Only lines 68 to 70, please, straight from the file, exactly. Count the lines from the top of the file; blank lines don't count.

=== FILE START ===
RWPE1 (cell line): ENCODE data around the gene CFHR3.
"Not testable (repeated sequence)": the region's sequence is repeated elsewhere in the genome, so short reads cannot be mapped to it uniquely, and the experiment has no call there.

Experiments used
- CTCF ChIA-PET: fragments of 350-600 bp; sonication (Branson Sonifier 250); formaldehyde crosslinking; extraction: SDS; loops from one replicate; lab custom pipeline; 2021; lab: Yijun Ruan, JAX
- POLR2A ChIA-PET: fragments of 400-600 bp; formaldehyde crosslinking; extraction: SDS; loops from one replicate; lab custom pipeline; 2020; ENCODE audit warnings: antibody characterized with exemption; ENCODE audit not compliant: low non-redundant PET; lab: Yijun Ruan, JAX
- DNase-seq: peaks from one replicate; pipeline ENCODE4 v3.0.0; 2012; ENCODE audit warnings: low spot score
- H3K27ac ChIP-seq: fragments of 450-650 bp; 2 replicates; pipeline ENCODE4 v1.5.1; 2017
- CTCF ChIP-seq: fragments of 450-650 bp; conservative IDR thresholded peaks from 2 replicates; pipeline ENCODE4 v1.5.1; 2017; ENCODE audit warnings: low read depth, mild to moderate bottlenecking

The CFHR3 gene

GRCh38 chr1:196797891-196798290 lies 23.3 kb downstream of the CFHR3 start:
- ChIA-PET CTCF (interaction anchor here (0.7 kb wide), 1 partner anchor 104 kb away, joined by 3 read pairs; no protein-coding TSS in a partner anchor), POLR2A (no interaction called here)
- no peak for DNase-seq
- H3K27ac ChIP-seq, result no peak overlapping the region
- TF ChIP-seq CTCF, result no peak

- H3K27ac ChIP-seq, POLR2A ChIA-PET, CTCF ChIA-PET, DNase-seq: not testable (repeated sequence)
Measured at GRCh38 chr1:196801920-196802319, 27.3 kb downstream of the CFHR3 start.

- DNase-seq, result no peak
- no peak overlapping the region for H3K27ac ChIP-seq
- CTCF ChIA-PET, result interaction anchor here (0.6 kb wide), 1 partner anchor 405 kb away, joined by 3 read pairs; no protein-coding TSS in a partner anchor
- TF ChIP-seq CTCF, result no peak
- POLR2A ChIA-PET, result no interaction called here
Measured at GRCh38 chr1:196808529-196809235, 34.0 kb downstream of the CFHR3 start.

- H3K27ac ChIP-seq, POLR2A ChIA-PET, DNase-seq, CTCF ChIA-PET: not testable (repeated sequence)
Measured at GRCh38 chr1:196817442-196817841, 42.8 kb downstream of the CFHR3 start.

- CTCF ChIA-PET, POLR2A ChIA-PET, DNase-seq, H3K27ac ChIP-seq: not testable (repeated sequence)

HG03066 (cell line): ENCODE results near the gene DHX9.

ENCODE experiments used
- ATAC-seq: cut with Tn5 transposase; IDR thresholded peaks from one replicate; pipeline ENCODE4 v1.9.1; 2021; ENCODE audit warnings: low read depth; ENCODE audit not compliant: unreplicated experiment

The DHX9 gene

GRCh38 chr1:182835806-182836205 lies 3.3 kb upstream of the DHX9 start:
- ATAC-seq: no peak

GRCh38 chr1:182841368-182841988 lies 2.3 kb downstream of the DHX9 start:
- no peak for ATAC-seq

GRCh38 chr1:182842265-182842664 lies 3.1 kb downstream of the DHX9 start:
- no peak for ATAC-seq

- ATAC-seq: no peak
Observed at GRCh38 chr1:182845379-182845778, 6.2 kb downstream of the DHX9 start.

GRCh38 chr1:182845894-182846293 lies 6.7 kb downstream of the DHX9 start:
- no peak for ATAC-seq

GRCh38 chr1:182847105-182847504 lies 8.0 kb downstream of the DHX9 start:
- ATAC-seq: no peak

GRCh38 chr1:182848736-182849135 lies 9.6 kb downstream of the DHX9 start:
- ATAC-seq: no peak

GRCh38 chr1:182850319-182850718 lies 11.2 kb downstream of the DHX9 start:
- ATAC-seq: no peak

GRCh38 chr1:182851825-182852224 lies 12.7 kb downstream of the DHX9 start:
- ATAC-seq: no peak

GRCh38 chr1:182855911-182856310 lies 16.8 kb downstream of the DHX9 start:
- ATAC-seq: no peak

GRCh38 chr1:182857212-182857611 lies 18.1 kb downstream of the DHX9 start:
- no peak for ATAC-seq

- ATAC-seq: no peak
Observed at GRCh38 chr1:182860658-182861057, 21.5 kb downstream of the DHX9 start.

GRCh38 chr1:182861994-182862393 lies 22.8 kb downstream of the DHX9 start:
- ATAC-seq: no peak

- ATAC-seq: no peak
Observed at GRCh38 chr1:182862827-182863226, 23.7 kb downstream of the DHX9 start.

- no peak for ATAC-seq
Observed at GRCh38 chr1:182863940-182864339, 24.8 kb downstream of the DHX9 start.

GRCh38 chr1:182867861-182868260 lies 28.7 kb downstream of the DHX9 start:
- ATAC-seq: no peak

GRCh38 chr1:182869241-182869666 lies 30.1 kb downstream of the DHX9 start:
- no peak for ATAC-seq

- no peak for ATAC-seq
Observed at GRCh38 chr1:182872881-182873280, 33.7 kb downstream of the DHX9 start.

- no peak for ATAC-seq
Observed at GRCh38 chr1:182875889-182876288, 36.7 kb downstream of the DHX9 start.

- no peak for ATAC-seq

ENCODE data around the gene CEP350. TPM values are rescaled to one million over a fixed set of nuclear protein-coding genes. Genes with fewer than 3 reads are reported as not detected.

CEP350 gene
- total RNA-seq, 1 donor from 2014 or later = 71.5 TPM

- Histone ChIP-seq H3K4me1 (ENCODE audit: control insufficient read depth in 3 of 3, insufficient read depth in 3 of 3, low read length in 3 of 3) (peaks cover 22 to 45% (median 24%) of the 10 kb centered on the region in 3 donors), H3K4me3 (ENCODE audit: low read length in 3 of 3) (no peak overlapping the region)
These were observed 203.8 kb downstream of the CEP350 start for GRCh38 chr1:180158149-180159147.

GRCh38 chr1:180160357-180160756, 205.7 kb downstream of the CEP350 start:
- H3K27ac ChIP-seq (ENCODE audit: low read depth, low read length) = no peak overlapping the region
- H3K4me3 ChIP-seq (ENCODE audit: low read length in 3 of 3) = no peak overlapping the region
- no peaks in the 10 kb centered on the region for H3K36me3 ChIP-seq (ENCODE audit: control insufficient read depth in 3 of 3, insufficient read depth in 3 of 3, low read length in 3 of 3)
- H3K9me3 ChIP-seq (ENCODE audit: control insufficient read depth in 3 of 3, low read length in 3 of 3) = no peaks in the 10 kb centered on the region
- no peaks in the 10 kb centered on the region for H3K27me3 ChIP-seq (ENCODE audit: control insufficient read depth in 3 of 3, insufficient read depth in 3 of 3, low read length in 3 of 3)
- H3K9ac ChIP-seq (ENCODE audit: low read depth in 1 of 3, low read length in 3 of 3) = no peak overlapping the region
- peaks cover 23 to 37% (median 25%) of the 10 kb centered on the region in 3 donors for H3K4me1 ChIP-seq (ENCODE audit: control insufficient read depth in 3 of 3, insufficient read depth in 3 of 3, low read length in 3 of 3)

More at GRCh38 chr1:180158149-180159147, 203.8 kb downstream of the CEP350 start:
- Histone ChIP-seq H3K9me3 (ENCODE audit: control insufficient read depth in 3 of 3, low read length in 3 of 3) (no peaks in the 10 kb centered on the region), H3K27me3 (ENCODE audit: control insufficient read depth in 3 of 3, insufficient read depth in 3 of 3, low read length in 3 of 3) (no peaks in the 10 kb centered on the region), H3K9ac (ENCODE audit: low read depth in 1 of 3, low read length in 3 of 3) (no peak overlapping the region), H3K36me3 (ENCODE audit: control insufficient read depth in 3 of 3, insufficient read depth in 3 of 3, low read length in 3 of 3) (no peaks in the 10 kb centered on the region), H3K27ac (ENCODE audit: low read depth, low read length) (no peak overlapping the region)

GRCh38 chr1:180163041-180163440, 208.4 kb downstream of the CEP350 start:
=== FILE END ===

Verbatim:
- no peak for ATAC-seq

ENCODE data around the gene CEP350. TPM values are rescaled to one million over a fixed set of nuclear protein-coding genes. Genes with fewer than 3 reads are reported as not detected.

CEP350 gene